Branson’s Virgin aims to scupper Aer Lingus bid
ONE of the world’s leading airlines has claimed the proposed takeover of Aer Lingus would have an “adverse effect” on ticket prices, quality of service and connectivity.
Virgin Atlantic has intervened in the row over whether the Government should offload its 25pc stake, insisting that Irish consumers will lose out if the sale proceeds.
In a detailed letter, obtained by the Irish Independent, the Richard Branson-founded airline warns of a “monopoly on consumers” that could prove detrimental to competition.
And the company reveals that it has already expressed concerns to the European Commission about the potential impact on competition if the deal proceeds.
Virgin Atlantic says that the sale would jeopardise the level of choice available to Irish passengers who currently fly with Aer Lingus to the UK, before choosing a different airline to provide an onward connection.
“Although Virgin Atlantic (VAA) does not serve the Irish market directly, we serve many Irish consumers through onward connections at Manchester, Gatwick and Heathrow from Dublin, Shannon, Cork and Knock.
“VAA’s ability to compete for this traffic, in combination with Aer Lingus as the provider of short-haul ‘feed’, benefits Irish consumers in the form of greater choice of airlines and travel times, lower prices, and improved levels of service," the company said.
"These consumer benefits are at risk if IAG's acquisition of Aer Lingus is allowed to proceed unchecked.
"The impact on consumers travelling between the Republic of Ireland and long-haul destinations on connecting itineraries should be an important consideration in the progress of this takeover," it added.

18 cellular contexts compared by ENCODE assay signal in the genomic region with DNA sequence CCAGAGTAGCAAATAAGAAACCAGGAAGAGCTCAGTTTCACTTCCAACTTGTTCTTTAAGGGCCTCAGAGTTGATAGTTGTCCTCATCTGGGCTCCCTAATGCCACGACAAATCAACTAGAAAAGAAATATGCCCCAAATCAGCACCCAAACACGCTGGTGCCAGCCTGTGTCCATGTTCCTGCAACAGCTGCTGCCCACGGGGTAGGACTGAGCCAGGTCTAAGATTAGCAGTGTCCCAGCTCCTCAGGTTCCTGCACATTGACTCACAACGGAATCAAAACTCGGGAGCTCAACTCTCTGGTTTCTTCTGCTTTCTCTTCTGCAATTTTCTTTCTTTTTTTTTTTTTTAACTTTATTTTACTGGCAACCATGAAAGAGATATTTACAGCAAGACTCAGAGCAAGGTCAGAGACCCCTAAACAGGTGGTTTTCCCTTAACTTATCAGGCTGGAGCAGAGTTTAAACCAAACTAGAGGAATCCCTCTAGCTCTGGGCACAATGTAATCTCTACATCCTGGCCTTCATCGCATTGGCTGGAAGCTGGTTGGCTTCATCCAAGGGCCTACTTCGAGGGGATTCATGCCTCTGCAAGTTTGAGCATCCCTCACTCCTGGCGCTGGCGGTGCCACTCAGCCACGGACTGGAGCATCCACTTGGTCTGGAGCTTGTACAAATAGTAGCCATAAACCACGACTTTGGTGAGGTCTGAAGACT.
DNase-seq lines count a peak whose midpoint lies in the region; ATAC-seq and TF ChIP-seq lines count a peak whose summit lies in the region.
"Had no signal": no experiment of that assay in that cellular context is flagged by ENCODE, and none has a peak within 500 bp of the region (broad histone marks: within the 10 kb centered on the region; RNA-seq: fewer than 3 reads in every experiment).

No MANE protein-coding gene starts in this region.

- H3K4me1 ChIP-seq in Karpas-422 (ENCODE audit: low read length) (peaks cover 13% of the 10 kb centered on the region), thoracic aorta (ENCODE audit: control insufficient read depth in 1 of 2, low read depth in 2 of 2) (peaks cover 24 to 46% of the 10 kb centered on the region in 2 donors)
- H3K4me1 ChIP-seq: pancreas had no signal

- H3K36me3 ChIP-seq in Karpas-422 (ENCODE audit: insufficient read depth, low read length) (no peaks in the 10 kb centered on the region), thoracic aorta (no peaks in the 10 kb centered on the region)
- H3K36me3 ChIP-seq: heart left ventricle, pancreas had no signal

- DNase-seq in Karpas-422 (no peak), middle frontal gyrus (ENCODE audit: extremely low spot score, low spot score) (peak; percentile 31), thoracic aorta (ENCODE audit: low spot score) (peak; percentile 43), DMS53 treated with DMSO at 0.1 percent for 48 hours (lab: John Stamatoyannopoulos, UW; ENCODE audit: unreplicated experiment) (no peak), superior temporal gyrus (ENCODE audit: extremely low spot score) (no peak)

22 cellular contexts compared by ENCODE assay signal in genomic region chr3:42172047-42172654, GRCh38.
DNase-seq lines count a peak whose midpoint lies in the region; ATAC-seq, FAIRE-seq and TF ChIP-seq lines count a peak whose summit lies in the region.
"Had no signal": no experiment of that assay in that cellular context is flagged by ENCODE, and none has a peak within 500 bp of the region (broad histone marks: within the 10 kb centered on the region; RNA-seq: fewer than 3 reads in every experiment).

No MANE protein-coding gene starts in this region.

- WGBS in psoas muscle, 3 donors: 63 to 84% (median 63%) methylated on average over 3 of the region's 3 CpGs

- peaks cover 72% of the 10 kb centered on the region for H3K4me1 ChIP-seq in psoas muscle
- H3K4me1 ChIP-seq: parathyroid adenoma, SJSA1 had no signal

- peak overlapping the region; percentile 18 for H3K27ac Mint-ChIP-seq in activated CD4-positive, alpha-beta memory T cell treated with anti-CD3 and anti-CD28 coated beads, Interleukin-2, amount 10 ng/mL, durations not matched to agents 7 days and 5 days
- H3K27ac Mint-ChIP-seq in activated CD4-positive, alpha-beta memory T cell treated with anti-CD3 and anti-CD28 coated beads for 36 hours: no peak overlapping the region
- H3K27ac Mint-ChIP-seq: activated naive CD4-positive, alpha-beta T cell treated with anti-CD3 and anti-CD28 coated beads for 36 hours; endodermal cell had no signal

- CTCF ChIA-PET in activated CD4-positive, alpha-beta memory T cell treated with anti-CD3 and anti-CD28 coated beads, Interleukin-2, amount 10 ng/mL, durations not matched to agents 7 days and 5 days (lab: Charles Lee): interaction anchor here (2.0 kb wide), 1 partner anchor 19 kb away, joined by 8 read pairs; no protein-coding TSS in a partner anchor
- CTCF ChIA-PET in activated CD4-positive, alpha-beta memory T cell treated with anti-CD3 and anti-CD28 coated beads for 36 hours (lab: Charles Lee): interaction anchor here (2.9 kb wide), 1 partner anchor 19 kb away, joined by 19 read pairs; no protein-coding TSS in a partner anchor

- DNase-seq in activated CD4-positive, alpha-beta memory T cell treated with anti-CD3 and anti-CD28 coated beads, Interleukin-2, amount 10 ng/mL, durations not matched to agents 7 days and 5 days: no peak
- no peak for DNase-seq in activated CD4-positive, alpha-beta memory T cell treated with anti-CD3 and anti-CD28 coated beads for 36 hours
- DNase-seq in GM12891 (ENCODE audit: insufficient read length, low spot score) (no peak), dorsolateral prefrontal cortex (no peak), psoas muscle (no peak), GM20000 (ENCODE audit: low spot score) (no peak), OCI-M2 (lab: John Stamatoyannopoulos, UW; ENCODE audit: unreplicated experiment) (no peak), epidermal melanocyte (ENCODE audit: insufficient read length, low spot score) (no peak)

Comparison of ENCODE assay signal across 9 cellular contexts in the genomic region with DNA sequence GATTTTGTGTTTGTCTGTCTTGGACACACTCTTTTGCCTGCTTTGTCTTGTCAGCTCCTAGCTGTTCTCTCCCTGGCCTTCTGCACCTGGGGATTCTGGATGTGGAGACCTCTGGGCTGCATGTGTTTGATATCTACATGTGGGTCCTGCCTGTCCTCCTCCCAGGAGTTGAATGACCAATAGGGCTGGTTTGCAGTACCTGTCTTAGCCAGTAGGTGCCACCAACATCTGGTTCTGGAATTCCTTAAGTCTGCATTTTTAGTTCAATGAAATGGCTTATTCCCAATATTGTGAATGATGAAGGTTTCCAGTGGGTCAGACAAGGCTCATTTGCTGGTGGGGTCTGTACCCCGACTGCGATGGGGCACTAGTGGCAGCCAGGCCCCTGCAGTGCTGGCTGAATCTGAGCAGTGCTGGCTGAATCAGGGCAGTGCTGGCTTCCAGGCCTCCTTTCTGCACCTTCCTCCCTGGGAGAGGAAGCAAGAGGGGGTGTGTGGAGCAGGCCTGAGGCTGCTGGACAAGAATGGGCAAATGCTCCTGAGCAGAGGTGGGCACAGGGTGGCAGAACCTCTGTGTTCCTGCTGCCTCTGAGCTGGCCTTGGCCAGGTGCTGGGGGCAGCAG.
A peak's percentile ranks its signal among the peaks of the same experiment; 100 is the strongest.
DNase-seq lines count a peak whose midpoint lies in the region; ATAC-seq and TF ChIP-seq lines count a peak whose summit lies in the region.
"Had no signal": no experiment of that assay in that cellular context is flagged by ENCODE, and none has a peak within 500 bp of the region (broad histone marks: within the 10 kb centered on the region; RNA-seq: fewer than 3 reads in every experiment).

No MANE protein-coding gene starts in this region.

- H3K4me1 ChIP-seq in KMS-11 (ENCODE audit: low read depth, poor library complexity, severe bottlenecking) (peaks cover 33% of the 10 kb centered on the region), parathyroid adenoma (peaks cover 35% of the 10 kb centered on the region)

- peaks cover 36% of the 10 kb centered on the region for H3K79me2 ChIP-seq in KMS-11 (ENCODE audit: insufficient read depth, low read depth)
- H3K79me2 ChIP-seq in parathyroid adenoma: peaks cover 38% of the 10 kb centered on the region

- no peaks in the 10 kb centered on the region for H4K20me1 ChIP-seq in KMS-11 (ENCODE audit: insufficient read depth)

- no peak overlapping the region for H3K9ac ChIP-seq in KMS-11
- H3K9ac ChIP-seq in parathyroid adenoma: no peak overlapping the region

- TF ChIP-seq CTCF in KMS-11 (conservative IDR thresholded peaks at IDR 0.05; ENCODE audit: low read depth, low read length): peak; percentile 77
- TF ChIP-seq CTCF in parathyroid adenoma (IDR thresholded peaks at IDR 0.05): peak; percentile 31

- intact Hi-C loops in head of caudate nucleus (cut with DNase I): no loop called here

The concern raised by Virgin is one of several made in a two-page letter sent to Fianna Fáil Transport Spokesperson Timmy Dooley.
While the letter clearly illustrates the concerns Virgin has for its own sales base, it also warns that the IAG deal could result in a reduction in the number of flights between Ireland and Britain.
The firm's Director of Network and Alliances, Joe Thompson, claims IAG chief Willie Walsh has yet to provide a commitment on the issue of the frequency of flights.
"To date, IAG has offered minimal public commitments with regard to retaining Aer Lingus-operated services between Ireland and the UK," Mr Thompson said.
However, Mr Walsh has previously guaranteed to use Aer Lingus slots at Heathrow to serve only Irish routes for at least five years if IAG takes over the Irish airline.
He pledged to create hundreds of jobs at Aer Lingus and said there was potential to launch new routes from Dublin.
He has also said IAG would bring an extra 2.5 million passengers to Ireland by 2020.